From Egypt, Upper Egypt, Thebes, Deir el-Bahri, Tomb MMA 507 (The Slain Soldiers), MMA excavations, 1926–27
Folded: 25.5 x 17.5 cm (10 1/16 x 6 7/8 in.)
Rogers Fund, 1927
On view at The Met Fifth Avenue in Gallery 106
This folded piece of linen was found in a mass grave of at least fifty-nine soldiers. The bodies showed evidence of violence, and from their wounds it was apparent that they died on the battlefield. Buried with the individuals were small pieces of military equipment such as bows and arrows. The excavator believed that these "slain soldiers" were connected with a specific historic event that lead to the reunification of Egypt under Mentuhotep II, but a reevaluation of the evidence does not support this theory. On the corners of the linen sheets were inscriptions, some with the names that were popular only later, in early Dynasty 12. The paleography of the inscriptions and the type of wrist guard found with the soldiers also point to a date early in the 12th dynasty, which can perhaps be narrowed down to the reign of Senwosret I (the second king of Dynasty 12). The hieratic inscription on this piece reads "Sobekhotep, son of Imeny, son of Sobekhotep" and is written in red ink.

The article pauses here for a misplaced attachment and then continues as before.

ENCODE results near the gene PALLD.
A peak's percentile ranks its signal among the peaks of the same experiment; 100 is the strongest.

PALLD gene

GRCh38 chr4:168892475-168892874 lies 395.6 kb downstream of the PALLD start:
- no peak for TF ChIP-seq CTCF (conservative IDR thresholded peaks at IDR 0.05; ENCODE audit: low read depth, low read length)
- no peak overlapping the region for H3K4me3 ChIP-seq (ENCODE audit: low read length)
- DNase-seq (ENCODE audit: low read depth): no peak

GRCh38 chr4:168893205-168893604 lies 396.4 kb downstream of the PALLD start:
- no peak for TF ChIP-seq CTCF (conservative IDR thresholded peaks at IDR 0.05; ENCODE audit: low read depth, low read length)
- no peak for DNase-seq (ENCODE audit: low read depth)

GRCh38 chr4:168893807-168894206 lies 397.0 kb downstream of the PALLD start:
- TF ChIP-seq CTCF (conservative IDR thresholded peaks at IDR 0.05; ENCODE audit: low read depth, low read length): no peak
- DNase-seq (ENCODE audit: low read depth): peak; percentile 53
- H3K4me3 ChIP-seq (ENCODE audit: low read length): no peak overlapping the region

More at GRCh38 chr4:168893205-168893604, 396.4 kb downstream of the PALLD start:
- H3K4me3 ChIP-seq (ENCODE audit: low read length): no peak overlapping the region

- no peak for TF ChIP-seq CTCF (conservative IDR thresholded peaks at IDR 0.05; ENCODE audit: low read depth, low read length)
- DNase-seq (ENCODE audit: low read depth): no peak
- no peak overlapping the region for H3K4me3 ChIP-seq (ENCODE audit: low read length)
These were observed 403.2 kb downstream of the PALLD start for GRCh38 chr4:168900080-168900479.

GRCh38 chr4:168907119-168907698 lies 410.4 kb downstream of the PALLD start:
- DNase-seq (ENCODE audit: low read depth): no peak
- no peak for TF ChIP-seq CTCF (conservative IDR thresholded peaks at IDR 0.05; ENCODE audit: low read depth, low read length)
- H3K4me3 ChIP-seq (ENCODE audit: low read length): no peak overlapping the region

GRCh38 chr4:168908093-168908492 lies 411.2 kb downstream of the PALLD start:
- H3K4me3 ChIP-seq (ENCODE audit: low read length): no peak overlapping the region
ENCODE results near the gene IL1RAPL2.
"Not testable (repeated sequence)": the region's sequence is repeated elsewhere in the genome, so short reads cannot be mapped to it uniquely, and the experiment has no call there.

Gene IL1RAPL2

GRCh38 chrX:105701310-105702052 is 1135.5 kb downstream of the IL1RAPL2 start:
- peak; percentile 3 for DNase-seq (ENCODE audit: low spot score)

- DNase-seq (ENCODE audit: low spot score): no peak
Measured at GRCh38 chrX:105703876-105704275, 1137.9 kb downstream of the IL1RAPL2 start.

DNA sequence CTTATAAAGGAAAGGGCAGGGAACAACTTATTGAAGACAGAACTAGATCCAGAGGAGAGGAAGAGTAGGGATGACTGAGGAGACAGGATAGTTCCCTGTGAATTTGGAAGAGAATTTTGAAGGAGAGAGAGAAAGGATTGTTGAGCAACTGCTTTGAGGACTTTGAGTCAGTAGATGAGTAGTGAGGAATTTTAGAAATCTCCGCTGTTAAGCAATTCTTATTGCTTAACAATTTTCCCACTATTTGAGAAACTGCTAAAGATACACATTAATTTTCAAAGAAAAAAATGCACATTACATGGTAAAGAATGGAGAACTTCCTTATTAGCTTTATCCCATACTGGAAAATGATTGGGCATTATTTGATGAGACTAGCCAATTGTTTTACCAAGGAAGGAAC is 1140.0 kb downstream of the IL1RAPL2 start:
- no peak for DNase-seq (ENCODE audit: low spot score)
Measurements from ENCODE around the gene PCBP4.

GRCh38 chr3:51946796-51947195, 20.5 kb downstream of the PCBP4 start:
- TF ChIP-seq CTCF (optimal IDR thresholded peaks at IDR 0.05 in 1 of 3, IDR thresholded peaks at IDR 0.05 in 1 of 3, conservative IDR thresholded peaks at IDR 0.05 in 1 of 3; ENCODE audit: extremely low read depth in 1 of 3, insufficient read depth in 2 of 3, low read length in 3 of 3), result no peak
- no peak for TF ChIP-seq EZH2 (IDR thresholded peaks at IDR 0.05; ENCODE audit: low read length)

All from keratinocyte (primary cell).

Excavated by the Egyptian Expedition of the Metropolitan Museum of Art, 1926–1927. Acquired by the Museum in the division of finds, 1927.
"Fallen heroes? Winlock's 'slain soldiers' reconsidered." In Journal of Egyptian Archaeology, 89, pp. 239–45.